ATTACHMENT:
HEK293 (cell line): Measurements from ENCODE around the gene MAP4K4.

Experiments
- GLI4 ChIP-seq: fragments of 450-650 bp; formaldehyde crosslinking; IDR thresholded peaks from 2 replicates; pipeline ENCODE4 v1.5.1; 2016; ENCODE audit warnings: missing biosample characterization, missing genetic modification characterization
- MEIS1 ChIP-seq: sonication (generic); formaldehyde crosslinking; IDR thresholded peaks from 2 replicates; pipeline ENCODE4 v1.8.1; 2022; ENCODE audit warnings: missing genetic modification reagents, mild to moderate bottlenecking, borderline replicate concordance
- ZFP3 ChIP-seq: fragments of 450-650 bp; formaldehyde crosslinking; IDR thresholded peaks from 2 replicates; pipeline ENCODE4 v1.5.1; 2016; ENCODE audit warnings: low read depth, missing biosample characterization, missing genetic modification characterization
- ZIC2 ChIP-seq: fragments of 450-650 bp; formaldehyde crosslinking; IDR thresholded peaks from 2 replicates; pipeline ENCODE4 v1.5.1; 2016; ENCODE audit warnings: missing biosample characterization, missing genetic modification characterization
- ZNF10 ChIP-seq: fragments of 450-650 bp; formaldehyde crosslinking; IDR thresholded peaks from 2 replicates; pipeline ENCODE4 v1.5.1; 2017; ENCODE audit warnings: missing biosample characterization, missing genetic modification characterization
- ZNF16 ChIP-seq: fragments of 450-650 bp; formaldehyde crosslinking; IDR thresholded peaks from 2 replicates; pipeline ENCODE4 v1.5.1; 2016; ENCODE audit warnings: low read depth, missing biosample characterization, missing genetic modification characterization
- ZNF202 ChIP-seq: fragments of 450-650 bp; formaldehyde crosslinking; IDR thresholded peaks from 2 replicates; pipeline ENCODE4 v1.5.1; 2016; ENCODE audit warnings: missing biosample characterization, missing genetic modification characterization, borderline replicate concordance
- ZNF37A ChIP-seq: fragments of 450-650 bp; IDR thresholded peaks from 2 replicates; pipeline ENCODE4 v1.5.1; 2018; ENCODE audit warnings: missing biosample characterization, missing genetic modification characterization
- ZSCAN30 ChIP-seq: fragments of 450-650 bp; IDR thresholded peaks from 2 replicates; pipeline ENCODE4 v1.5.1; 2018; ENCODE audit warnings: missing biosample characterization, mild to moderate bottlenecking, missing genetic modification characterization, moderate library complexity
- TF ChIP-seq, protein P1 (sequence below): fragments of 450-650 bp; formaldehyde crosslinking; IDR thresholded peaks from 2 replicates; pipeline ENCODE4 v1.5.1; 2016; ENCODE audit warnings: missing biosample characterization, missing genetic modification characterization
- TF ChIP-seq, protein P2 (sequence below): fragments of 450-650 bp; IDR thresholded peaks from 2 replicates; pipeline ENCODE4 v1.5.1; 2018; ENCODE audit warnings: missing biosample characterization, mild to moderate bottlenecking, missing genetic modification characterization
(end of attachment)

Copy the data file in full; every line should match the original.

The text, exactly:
HEK293 (cell line): Measurements from ENCODE around the gene MAP4K4.

Experiments
- GLI4 ChIP-seq: fragments of 450-650 bp; formaldehyde crosslinking; IDR thresholded peaks from 2 replicates; pipeline ENCODE4 v1.5.1; 2016; ENCODE audit warnings: missing biosample characterization, missing genetic modification characterization
- MEIS1 ChIP-seq: sonication (generic); formaldehyde crosslinking; IDR thresholded peaks from 2 replicates; pipeline ENCODE4 v1.8.1; 2022; ENCODE audit warnings: missing genetic modification reagents, mild to moderate bottlenecking, borderline replicate concordance
- ZFP3 ChIP-seq: fragments of 450-650 bp; formaldehyde crosslinking; IDR thresholded peaks from 2 replicates; pipeline ENCODE4 v1.5.1; 2016; ENCODE audit warnings: low read depth, missing biosample characterization, missing genetic modification characterization
- ZIC2 ChIP-seq: fragments of 450-650 bp; formaldehyde crosslinking; IDR thresholded peaks from 2 replicates; pipeline ENCODE4 v1.5.1; 2016; ENCODE audit warnings: missing biosample characterization, missing genetic modification characterization
- ZNF10 ChIP-seq: fragments of 450-650 bp; formaldehyde crosslinking; IDR thresholded peaks from 2 replicates; pipeline ENCODE4 v1.5.1; 2017; ENCODE audit warnings: missing biosample characterization, missing genetic modification characterization
- ZNF16 ChIP-seq: fragments of 450-650 bp; formaldehyde crosslinking; IDR thresholded peaks from 2 replicates; pipeline ENCODE4 v1.5.1; 2016; ENCODE audit warnings: low read depth, missing biosample characterization, missing genetic modification characterization
- ZNF202 ChIP-seq: fragments of 450-650 bp; formaldehyde crosslinking; IDR thresholded peaks from 2 replicates; pipeline ENCODE4 v1.5.1; 2016; ENCODE audit warnings: missing biosample characterization, missing genetic modification characterization, borderline replicate concordance
- ZNF37A ChIP-seq: fragments of 450-650 bp; IDR thresholded peaks from 2 replicates; pipeline ENCODE4 v1.5.1; 2018; ENCODE audit warnings: missing biosample characterization, missing genetic modification characterization
- ZSCAN30 ChIP-seq: fragments of 450-650 bp; IDR thresholded peaks from 2 replicates; pipeline ENCODE4 v1.5.1; 2018; ENCODE audit warnings: missing biosample characterization, mild to moderate bottlenecking, missing genetic modification characterization, moderate library complexity
- TF ChIP-seq, protein P1 (sequence below): fragments of 450-650 bp; formaldehyde crosslinking; IDR thresholded peaks from 2 replicates; pipeline ENCODE4 v1.5.1; 2016; ENCODE audit warnings: missing biosample characterization, missing genetic modification characterization
- TF ChIP-seq, protein P2 (sequence below): fragments of 450-650 bp; IDR thresholded peaks from 2 replicates; pipeline ENCODE4 v1.5.1; 2018; ENCODE audit warnings: missing biosample characterization, mild to moderate bottlenecking, missing genetic modification characterization